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coauthor of Raising a Sensory Smart Child
Planning a Sensory Diet for Any Age
Planning a Sensory Diet for Any Age
Auditory input refers to both what we hear and how we listen, and is physiologically connected with the vestibular sense. In addition to listening to various types of recorded and live music, here are some ways kids and adults with auditory processing issues and sensory processing issues can get calming and organizing auditory input.
Get outside and listen. Go to the beach or sit still and listen to the rain, thunder, and so on. If you hear birds singing, try to identify what direction a given bird is calling from.
Listen to natural sound recordings. There are many recordings of rain falling, ocean waves, bird songs, and so on. Sometimes natural sound recordings also feature light instrumentation with flutes, keyboards, etc. Some children and adults find they sleep better if they play such music.
Play a listening game. Sit very quietly with your child and together, try to identify the sounds you hear (traffic, the hum of the refrigerator, a door shutting, etc.) and where it’s coming from.
Find calming, focusing music. Listen to music specially engineered to promote calm, focus, energy, or creativity such as HemiSync Metamusic or Sound Health. Keep in mind, of course, that musical preference is highly idiosyncratic, so this will take some experimentation. The music you love may distress your child, while the music he finds so soothing may drive you up the wall.
Encourage musicianship. Provide your child with a musical instrument and encourage him to play and even take lessons.
Give him some control. For a child with auditory sensitivity, predicting and controlling sounds can be very helpful. Encourage him to turn on the vacuum cleaner. Help her pop the balloons after a birthday party, anticipating the noise by counting off to the explosion she creates. Try Sound Eaze and School Eaze CDs that desensitize children to everyday sounds such as flushing toilets, thunder, barking dogs, alarms, and other sounds many kids find distressing.
Create pleasant, calming sounds. Get a white noise machine, tabletop rocks-and-water fountain, or aquarium.
Visual input can often be overstimulating for a child with sensory issues. Think about ways you can simplify the visual field at home or school for a calming, organizing effect. Alternately, if the child seems “tuned out” and doesn’t respond easily to visual stimulation, add brightly colored objects to encourage visual attention. For example, a child who has trouble getting aroused for play may be attracted by a brightly painted toy chest filled with toys in appealing colors. A child who seem unable to watch a ball as it rolls may be able to watch it if the ball lights up or makes noise as it moves.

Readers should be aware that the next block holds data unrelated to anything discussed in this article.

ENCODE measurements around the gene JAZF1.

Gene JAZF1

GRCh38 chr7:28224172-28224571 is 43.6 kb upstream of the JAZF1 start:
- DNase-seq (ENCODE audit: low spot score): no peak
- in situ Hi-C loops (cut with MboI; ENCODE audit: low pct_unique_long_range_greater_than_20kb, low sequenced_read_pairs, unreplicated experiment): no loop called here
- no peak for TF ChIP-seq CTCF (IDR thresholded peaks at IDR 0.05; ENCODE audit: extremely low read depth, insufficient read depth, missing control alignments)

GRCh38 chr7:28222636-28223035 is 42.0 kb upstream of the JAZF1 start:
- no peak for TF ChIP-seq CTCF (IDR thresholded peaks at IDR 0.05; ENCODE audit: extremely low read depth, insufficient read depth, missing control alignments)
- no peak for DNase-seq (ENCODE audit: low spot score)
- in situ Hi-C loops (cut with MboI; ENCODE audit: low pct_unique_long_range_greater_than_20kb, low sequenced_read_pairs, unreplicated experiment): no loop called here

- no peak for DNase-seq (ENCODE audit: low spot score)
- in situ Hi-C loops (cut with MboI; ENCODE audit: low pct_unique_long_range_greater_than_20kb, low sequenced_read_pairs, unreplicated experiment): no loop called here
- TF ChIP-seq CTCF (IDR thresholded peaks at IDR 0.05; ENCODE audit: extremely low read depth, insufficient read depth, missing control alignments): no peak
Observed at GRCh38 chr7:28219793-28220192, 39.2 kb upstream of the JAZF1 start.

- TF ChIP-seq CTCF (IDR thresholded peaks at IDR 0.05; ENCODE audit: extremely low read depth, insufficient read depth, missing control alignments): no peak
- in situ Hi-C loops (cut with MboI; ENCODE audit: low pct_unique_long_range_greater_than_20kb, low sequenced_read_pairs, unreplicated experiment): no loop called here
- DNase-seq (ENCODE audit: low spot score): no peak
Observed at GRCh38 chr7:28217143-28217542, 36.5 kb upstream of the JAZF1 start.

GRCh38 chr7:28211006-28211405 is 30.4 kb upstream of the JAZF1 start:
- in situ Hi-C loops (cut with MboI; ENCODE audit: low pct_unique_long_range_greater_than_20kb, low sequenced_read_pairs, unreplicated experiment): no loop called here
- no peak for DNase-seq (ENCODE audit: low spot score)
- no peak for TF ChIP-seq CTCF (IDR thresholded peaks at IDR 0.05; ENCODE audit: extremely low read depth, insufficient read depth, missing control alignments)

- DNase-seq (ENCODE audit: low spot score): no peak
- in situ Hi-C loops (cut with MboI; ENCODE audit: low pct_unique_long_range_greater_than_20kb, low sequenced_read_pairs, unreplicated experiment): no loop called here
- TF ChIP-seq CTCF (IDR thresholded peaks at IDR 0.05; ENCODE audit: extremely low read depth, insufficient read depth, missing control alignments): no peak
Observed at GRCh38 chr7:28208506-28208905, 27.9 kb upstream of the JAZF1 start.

Avoid excess visuals. Hide clutter in bins or boxes or behind curtains or doors—a simple, solid-color curtain hung over a bookshelf instantly reduces visual clutter. In rooms where the child spends a lot of time, try to use solid colored rugs instead of patterned ones. Solid-colored walls in neutral or soft colors are less stimulating than patterned wallpaper in bold colors.
Seat him elsewhere. Have your child sit at the front of a classroom where there is less distraction. He may also need to sit away from the window to avoid the allure of the outdoors. Some children do best sitting in the back of the room so they can monitor what other kids are doing without constantly turning around (children with sensory issues often experience anxiety over sudden sensory input such as a fellow student moving suddenly). Work with the teacher and an OT to see which seat placement works best. Find a sensory smart occupational therapist.